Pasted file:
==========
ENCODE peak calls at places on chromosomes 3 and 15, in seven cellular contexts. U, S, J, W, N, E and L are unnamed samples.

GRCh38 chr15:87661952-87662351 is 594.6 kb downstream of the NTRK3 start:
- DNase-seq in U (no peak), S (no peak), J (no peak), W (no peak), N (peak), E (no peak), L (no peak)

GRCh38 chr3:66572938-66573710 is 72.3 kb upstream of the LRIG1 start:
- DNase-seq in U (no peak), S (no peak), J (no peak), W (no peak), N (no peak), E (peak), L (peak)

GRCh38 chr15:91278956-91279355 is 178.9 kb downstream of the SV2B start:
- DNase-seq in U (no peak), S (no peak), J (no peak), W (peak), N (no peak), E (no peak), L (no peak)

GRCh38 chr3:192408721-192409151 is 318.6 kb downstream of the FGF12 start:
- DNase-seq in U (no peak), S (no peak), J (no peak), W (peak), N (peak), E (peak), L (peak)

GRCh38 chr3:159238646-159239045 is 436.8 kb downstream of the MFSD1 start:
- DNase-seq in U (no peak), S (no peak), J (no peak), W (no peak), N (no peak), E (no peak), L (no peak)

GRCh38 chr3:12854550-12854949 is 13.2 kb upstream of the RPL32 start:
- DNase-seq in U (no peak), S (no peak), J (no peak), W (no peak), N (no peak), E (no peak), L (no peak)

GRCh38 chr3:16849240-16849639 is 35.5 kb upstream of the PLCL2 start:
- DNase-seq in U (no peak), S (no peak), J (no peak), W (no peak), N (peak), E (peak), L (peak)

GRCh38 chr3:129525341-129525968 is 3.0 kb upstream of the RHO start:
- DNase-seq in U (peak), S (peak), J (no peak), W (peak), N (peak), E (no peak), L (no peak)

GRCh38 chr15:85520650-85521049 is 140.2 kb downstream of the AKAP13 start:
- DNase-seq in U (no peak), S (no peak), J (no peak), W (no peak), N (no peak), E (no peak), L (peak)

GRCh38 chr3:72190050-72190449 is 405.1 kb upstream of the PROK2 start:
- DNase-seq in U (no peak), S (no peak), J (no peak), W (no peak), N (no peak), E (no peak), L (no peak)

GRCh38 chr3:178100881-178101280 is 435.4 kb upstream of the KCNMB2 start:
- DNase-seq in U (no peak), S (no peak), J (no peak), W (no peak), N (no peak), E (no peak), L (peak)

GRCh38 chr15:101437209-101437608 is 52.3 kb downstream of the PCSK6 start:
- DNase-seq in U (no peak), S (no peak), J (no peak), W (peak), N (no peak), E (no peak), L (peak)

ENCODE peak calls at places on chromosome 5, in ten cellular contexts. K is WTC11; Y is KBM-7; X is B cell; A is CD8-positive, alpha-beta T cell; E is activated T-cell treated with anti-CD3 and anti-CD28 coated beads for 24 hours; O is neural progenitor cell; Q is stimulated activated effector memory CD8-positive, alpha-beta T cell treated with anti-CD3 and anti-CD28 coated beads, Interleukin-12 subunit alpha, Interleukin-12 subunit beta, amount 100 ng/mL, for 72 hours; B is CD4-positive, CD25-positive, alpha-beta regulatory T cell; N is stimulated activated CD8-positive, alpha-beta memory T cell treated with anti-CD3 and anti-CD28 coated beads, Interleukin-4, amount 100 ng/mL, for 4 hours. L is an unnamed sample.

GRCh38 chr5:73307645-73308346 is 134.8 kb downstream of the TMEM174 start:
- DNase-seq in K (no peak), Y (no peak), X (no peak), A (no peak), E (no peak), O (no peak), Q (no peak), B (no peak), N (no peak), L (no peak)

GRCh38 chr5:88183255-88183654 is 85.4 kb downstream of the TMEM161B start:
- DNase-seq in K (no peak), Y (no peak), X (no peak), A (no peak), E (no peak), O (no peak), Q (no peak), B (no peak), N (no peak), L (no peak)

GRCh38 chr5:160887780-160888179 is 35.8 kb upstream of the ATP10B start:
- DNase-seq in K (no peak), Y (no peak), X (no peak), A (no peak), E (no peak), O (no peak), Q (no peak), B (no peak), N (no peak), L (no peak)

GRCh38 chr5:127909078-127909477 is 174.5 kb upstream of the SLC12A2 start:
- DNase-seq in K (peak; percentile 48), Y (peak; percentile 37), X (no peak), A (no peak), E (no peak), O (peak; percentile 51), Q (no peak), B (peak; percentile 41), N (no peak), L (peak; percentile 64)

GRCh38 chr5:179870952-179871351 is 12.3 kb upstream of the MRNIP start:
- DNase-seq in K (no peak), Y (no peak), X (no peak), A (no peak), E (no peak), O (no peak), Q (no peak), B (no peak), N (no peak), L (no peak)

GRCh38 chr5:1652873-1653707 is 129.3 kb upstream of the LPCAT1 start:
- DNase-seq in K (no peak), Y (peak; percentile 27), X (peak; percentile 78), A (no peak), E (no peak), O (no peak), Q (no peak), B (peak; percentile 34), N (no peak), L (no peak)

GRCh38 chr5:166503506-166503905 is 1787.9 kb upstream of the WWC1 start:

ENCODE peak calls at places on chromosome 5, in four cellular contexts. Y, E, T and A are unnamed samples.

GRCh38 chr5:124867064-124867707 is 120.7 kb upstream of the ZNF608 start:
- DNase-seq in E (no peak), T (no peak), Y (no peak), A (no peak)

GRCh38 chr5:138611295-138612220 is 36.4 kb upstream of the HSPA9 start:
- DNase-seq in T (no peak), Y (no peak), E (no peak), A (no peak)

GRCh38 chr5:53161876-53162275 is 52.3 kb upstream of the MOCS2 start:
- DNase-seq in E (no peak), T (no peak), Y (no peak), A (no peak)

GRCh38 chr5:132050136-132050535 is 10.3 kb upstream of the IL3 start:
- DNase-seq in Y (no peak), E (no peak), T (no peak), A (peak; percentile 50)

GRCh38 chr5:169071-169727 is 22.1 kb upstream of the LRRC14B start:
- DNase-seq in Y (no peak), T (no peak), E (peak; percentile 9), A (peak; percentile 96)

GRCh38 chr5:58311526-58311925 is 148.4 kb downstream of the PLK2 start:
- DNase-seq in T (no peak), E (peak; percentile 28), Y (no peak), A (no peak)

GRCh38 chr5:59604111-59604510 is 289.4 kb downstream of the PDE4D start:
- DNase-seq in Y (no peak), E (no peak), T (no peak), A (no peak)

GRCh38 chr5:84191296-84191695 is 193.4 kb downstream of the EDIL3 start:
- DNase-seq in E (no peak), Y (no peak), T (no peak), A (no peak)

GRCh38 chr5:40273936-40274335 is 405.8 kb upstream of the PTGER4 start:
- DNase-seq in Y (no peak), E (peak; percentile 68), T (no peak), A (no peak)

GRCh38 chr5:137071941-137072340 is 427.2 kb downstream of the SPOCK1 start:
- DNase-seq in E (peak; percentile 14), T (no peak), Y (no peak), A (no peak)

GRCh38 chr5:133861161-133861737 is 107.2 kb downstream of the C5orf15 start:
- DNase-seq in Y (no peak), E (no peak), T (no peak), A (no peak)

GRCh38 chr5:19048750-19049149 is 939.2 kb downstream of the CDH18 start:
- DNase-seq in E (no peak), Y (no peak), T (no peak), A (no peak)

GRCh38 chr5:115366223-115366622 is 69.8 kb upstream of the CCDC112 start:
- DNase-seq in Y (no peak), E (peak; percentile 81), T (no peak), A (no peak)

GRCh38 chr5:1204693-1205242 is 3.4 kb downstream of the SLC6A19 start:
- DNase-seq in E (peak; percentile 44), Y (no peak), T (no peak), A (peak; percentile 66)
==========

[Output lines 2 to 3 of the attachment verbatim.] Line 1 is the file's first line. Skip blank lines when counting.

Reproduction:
GRCh38 chr15:87661952-87662351 is 594.6 kb downstream of the NTRK3 start:
- DNase-seq in U (no peak), S (no peak), J (no peak), W (no peak), N (peak), E (no peak), L (no peak)